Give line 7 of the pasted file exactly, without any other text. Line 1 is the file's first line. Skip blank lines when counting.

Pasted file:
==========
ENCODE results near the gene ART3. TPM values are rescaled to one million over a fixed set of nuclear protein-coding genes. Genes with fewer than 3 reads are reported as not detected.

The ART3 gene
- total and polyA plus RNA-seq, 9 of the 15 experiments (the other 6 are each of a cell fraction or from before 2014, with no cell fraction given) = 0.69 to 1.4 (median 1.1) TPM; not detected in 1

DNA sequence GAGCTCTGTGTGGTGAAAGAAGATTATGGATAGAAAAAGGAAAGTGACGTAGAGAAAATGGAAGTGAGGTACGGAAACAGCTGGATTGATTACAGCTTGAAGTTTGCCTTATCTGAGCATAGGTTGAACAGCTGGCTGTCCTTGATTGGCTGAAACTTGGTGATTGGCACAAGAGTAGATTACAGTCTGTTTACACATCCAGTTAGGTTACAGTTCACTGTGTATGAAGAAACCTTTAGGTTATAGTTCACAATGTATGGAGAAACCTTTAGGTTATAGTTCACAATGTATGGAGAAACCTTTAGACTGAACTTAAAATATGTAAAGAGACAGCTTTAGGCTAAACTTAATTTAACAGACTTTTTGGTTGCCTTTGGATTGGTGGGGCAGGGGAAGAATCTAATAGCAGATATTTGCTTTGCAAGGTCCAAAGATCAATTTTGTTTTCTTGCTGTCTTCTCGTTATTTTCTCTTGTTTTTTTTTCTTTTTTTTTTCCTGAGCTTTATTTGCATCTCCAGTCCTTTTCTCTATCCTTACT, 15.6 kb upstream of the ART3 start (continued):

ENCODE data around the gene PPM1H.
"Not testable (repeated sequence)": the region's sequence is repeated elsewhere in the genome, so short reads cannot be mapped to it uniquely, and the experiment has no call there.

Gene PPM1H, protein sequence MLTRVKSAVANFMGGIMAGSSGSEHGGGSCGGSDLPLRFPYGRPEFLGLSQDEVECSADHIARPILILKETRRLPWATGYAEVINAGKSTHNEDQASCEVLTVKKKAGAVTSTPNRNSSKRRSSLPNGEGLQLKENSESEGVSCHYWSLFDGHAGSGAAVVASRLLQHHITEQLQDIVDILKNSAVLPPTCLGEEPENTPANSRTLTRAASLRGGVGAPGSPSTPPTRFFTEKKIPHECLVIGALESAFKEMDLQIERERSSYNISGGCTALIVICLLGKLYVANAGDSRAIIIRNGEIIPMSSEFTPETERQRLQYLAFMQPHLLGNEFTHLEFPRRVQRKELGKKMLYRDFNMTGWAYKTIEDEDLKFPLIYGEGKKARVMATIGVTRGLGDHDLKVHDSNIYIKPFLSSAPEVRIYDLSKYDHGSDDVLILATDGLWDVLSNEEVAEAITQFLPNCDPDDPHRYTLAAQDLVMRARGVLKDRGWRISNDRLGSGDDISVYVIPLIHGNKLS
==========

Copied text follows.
Gene PPM1H, protein sequence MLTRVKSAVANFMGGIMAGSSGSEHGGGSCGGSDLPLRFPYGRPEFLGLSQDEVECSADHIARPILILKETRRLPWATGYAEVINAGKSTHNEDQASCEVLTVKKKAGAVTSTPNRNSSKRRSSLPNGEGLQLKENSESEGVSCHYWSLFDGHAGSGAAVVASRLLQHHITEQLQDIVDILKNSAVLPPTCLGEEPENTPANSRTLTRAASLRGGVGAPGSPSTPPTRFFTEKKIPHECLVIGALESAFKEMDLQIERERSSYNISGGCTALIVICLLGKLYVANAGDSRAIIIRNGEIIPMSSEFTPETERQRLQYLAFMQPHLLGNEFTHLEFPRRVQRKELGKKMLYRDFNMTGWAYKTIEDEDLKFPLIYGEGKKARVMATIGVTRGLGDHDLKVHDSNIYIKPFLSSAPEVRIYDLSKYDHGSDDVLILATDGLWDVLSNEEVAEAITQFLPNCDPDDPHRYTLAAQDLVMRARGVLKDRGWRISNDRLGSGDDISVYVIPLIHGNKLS